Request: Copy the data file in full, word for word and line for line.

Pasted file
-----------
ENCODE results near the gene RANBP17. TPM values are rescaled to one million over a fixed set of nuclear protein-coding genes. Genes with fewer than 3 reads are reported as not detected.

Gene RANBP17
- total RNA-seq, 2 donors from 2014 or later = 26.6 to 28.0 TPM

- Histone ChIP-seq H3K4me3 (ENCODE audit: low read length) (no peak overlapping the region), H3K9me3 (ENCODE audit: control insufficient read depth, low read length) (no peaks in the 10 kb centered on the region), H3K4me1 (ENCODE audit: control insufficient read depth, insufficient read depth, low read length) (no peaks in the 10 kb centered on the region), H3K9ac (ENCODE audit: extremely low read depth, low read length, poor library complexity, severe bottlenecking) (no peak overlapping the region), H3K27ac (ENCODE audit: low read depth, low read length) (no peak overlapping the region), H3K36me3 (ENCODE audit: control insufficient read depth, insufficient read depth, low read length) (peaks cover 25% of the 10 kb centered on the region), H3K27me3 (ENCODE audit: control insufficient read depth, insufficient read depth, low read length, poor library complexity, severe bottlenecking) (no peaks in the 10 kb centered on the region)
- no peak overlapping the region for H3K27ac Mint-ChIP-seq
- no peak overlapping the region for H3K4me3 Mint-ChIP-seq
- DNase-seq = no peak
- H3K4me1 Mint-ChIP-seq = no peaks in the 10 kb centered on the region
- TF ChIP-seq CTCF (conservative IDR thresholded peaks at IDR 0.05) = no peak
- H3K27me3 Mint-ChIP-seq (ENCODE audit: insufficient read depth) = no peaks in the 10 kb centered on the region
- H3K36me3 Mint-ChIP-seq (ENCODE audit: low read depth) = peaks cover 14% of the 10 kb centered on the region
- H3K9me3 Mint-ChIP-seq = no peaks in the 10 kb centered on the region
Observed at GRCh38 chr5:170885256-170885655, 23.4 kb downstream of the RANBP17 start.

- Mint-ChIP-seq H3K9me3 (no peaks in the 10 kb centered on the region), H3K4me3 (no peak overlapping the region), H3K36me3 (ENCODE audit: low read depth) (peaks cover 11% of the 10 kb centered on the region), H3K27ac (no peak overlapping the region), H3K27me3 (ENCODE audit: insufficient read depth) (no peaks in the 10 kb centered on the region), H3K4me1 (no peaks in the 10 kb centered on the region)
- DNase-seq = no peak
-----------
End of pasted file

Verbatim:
ENCODE results near the gene RANBP17. TPM values are rescaled to one million over a fixed set of nuclear protein-coding genes. Genes with fewer than 3 reads are reported as not detected.

Gene RANBP17
- total RNA-seq, 2 donors from 2014 or later = 26.6 to 28.0 TPM

- Histone ChIP-seq H3K4me3 (ENCODE audit: low read length) (no peak overlapping the region), H3K9me3 (ENCODE audit: control insufficient read depth, low read length) (no peaks in the 10 kb centered on the region), H3K4me1 (ENCODE audit: control insufficient read depth, insufficient read depth, low read length) (no peaks in the 10 kb centered on the region), H3K9ac (ENCODE audit: extremely low read depth, low read length, poor library complexity, severe bottlenecking) (no peak overlapping the region), H3K27ac (ENCODE audit: low read depth, low read length) (no peak overlapping the region), H3K36me3 (ENCODE audit: control insufficient read depth, insufficient read depth, low read length) (peaks cover 25% of the 10 kb centered on the region), H3K27me3 (ENCODE audit: control insufficient read depth, insufficient read depth, low read length, poor library complexity, severe bottlenecking) (no peaks in the 10 kb centered on the region)
- no peak overlapping the region for H3K27ac Mint-ChIP-seq
- no peak overlapping the region for H3K4me3 Mint-ChIP-seq
- DNase-seq = no peak
- H3K4me1 Mint-ChIP-seq = no peaks in the 10 kb centered on the region
- TF ChIP-seq CTCF (conservative IDR thresholded peaks at IDR 0.05) = no peak
- H3K27me3 Mint-ChIP-seq (ENCODE audit: insufficient read depth) = no peaks in the 10 kb centered on the region
- H3K36me3 Mint-ChIP-seq (ENCODE audit: low read depth) = peaks cover 14% of the 10 kb centered on the region
- H3K9me3 Mint-ChIP-seq = no peaks in the 10 kb centered on the region
Observed at GRCh38 chr5:170885256-170885655, 23.4 kb downstream of the RANBP17 start.

- Mint-ChIP-seq H3K9me3 (no peaks in the 10 kb centered on the region), H3K4me3 (no peak overlapping the region), H3K36me3 (ENCODE audit: low read depth) (peaks cover 11% of the 10 kb centered on the region), H3K27ac (no peak overlapping the region), H3K27me3 (ENCODE audit: insufficient read depth) (no peaks in the 10 kb centered on the region), H3K4me1 (no peaks in the 10 kb centered on the region)
- DNase-seq = no peak